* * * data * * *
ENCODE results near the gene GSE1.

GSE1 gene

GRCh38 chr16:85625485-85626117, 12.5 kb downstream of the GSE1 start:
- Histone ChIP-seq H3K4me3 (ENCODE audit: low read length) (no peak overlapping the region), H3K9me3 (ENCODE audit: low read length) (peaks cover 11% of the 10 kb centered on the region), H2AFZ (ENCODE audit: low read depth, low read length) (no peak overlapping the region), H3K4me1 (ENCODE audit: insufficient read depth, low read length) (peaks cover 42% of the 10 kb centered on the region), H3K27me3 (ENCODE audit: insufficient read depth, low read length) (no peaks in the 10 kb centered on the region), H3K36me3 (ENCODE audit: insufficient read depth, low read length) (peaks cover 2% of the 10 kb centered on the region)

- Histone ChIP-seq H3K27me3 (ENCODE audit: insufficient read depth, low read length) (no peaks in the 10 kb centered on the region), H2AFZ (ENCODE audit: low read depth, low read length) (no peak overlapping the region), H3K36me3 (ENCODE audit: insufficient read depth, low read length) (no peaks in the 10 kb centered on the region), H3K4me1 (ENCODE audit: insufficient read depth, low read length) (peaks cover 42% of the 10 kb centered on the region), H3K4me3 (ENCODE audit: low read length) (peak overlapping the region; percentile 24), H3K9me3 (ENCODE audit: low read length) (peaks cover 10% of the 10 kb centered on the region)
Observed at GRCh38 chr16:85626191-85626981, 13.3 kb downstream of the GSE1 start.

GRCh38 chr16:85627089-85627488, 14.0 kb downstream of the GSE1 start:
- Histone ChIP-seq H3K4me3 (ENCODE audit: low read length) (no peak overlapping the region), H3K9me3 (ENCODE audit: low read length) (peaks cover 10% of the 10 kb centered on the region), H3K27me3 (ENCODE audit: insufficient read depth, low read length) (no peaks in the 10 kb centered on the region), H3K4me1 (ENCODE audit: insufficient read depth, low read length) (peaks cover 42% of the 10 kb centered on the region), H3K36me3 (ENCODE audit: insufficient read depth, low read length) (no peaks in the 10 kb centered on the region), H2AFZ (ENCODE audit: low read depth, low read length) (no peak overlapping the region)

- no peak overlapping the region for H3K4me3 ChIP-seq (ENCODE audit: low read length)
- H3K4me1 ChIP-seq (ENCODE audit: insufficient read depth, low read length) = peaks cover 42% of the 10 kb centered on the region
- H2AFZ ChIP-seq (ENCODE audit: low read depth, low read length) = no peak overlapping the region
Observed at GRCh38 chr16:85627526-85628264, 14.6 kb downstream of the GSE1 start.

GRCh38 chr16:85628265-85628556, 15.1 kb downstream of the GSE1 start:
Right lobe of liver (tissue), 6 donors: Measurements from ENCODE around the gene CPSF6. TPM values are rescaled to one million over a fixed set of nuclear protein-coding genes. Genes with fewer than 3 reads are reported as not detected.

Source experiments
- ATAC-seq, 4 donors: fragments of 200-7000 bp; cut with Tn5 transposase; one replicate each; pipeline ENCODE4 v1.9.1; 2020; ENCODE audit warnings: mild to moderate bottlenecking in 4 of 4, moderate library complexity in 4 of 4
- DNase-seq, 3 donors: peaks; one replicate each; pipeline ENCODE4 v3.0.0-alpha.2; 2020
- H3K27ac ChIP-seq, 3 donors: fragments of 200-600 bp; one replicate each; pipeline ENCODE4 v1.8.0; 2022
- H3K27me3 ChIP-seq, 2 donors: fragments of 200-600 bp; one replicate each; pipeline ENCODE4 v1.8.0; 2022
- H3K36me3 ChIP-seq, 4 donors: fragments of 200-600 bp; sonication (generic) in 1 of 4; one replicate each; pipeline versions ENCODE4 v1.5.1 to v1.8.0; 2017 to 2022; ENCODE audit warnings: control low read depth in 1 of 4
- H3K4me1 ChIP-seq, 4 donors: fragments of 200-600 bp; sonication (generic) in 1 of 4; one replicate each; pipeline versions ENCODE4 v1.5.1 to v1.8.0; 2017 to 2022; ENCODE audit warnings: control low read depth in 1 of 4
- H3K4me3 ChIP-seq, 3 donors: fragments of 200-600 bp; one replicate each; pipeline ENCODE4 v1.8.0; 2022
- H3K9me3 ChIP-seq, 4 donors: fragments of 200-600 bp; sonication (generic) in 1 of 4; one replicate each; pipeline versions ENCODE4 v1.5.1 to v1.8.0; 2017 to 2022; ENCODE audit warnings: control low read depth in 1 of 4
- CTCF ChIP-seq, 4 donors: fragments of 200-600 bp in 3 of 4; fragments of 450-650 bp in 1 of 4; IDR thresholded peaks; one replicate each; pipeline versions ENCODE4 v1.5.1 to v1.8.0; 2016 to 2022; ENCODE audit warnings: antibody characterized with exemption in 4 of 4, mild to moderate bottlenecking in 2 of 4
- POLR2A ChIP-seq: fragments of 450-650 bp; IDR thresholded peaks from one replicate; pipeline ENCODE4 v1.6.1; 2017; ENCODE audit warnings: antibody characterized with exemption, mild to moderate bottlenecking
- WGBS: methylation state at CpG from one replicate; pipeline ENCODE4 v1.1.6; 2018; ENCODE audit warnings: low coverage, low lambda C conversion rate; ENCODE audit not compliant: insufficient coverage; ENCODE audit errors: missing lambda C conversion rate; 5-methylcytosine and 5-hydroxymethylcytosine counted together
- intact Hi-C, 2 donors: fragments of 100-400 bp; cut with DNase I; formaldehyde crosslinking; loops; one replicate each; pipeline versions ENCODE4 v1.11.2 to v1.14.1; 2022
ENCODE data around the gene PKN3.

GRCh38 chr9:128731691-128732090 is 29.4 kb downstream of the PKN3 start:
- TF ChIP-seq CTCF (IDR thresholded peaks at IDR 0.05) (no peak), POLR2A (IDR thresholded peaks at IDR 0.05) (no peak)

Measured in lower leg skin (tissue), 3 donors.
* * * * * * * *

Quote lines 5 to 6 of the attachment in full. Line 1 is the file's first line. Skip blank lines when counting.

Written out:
- Histone ChIP-seq H3K27me3 (ENCODE audit: insufficient read depth, low read length) (no peaks in the 10 kb centered on the region), H2AFZ (ENCODE audit: low read depth, low read length) (no peak overlapping the region), H3K36me3 (ENCODE audit: insufficient read depth, low read length) (no peaks in the 10 kb centered on the region), H3K4me1 (ENCODE audit: insufficient read depth, low read length) (peaks cover 42% of the 10 kb centered on the region), H3K4me3 (ENCODE audit: low read length) (peak overlapping the region; percentile 24), H3K9me3 (ENCODE audit: low read length) (peaks cover 10% of the 10 kb centered on the region)
Observed at GRCh38 chr16:85626191-85626981, 13.3 kb downstream of the GSE1 start.